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Mad dogs and Englishmen: Brits question pet quarantine

October 18, 1996
Web posted at:11:45 p.m.(0345GMT)

From Correspondent Margaret Lowrie

LONDON (CNN) -- Britain may be a nation of dog lovers, but it has a tradition of treating animals entering the country very rudely.

Immigrant animals automatically face six months behind bars in Britain, quarantined in special kennels to ensure they do not have rabies.

Critics say the procedure is antiquated, expensive and unnecessary.


"The quarantine system that now pertains, though it has served a very useful purpose for a large number of years, is no longer appropriate," said Lord Ernst Soulsby of Vets in Support of Change.

"Almost every other country in the world that is free of rabies, such as Australia and New Zealand, do allow dogs in, appropriately vaccinated (and) appropriately identified."


Passports for Pets is veteran traveler Lady Mary Fretwell's answer to British quarantine. She wants to allow the owners of vaccinated animals to certify their pets' good health with traditional paper passports and microchips implanted in the pet's neck.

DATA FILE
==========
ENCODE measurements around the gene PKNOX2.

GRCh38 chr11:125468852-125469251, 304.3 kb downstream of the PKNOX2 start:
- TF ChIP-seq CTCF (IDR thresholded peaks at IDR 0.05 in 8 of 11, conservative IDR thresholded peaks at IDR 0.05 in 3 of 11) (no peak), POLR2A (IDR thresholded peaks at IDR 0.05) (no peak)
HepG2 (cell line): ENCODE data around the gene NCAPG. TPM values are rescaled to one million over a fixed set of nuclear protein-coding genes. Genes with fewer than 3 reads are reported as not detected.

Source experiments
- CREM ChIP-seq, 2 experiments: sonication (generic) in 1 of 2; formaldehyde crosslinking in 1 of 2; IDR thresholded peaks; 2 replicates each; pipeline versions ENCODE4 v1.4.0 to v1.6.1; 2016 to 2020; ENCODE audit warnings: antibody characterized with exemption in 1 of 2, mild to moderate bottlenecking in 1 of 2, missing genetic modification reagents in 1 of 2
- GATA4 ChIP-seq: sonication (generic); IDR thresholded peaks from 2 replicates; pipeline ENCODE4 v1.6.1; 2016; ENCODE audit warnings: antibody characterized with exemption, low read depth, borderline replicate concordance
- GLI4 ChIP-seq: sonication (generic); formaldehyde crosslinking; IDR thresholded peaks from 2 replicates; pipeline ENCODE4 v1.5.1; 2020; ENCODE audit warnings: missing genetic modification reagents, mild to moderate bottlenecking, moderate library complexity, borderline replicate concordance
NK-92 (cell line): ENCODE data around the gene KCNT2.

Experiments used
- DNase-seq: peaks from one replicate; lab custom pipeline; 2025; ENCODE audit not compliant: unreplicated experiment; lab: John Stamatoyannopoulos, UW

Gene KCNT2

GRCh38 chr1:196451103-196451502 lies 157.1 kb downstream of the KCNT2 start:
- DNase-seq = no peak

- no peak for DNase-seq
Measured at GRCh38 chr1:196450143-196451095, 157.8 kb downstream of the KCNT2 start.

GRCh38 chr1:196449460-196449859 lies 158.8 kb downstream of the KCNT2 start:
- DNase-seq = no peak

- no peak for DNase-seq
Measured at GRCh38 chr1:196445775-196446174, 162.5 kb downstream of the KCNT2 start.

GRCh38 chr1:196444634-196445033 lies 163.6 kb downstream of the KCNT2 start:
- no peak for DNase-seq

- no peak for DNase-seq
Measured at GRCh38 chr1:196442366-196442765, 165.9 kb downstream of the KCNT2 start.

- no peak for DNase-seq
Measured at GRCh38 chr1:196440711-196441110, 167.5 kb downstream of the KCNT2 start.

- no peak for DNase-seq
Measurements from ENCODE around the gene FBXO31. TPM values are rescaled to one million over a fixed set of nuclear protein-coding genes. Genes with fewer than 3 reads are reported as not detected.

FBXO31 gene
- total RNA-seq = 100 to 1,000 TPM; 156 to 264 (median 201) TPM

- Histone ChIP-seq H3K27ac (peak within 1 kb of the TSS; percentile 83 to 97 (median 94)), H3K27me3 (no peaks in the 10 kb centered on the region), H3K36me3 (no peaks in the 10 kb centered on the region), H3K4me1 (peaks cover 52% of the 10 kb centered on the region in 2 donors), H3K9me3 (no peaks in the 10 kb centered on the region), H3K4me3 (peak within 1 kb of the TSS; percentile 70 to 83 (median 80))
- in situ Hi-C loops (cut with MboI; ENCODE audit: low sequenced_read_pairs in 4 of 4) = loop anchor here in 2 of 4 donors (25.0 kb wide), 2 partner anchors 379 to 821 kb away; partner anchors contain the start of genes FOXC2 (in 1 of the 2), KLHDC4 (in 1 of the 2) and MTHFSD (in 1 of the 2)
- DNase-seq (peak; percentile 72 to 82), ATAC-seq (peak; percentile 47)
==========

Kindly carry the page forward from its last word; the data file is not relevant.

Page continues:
"What's the point of subjecting these animals -- 10,000 a year -- into these sort of conditions when a blood test, vaccine and positive identification would reassure everybody?" Fretwell said.

Others say the risk is still too great. "The reliability of pet passports and the vaccinations, while high, is not high enough, and it doesn't offer the certainty of the present system," said British Parliament member David Shaw.

Law is working

Britain's rabies law was introduced in 1901. Some say it may be brutal, but it works: the nation has been rabies-free for more than 25 years.

"Quarantine has been very effective, and therefore we will not change unless we can ensure that the new regulations are equally effective," said Tony Stevens of the British Veterinary Association.

It is not just the mandatory quarantine under scrutiny, but the way it is carried out. Critics say the $3,000 to $5,000 owners must pay to kennel animals is too steep.


"The consumer who is paying a lot of money has no rights on this," said Fretwell. "They have no rights to bring in their individual vet; they have to use the quarantine kennel's vet."

Some say a pet passport system would cost the government too much -- more veterinary customs staff, more equipment -- to handle more animals moving in and out of the country.

But then it could cut down on pet smuggling, which ultimately could prove a greater health threat to the country.


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